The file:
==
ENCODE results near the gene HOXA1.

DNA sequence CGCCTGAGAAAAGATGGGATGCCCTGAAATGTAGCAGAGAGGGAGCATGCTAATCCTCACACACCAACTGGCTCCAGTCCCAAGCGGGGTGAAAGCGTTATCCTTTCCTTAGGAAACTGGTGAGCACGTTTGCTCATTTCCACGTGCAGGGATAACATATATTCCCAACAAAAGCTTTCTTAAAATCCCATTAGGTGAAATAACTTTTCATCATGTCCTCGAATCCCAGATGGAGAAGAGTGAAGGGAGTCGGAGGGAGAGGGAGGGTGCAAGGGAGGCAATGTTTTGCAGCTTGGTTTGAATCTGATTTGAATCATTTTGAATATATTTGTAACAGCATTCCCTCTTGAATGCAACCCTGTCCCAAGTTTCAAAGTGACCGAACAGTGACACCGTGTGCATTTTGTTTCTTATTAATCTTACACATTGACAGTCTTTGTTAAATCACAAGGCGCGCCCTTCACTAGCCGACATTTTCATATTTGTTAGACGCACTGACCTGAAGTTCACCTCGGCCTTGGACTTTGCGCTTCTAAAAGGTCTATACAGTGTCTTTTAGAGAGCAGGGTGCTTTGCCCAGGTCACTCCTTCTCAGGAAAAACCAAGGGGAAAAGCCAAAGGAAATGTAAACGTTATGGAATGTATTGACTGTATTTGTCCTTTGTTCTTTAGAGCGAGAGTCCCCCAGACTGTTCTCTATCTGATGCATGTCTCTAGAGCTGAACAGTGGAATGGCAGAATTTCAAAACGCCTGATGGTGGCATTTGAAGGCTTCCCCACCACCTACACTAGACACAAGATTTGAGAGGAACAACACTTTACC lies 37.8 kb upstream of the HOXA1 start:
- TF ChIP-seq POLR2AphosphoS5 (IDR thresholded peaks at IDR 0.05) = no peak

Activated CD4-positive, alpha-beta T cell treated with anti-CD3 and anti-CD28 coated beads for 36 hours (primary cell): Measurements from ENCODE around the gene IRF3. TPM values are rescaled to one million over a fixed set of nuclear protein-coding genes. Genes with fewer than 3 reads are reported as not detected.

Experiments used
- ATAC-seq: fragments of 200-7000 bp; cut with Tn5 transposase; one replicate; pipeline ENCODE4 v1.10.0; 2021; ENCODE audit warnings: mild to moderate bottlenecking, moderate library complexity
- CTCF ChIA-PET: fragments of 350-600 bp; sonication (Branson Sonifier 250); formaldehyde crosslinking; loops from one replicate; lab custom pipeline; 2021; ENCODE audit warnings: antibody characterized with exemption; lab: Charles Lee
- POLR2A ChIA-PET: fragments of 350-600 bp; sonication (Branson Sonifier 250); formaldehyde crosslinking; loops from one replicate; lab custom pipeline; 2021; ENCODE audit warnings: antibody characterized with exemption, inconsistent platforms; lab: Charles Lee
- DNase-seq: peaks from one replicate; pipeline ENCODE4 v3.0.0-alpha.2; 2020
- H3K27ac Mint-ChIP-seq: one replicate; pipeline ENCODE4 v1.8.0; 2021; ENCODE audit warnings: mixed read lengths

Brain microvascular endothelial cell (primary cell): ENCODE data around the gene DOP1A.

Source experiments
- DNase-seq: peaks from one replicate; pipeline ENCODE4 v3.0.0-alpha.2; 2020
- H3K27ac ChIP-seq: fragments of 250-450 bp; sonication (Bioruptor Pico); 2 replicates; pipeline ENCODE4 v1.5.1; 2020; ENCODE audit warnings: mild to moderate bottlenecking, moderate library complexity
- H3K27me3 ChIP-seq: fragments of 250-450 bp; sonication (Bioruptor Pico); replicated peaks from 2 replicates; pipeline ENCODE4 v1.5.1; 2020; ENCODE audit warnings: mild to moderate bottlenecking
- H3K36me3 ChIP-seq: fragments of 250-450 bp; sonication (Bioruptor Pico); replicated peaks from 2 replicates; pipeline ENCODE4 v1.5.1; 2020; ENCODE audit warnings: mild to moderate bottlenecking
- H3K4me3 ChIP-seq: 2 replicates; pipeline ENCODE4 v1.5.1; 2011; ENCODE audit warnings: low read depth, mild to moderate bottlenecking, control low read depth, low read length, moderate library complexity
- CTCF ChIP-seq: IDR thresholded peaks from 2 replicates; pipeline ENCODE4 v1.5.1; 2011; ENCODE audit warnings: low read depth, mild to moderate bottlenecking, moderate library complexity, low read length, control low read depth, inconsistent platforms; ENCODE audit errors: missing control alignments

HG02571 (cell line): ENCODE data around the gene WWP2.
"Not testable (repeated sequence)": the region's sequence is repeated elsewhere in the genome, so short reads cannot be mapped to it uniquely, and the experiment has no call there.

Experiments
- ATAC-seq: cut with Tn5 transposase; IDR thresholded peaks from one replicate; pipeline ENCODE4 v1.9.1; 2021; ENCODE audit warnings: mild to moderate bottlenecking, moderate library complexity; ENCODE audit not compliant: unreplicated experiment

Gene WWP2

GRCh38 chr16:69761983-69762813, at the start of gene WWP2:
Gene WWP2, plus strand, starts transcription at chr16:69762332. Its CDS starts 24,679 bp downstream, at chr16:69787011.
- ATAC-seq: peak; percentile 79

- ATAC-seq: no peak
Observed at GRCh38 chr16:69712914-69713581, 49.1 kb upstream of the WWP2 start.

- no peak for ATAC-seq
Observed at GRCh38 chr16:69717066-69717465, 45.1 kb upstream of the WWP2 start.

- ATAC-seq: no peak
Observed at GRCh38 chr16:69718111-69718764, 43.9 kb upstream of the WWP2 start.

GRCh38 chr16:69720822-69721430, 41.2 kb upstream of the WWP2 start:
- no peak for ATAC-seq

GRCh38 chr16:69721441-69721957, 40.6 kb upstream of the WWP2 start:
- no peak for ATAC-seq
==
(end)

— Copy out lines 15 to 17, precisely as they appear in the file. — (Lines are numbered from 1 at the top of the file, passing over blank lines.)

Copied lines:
- H3K27me3 ChIP-seq: fragments of 250-450 bp; sonication (Bioruptor Pico); replicated peaks from 2 replicates; pipeline ENCODE4 v1.5.1; 2020; ENCODE audit warnings: mild to moderate bottlenecking
- H3K36me3 ChIP-seq: fragments of 250-450 bp; sonication (Bioruptor Pico); replicated peaks from 2 replicates; pipeline ENCODE4 v1.5.1; 2020; ENCODE audit warnings: mild to moderate bottlenecking
- H3K4me3 ChIP-seq: 2 replicates; pipeline ENCODE4 v1.5.1; 2011; ENCODE audit warnings: low read depth, mild to moderate bottlenecking, control low read depth, low read length, moderate library complexity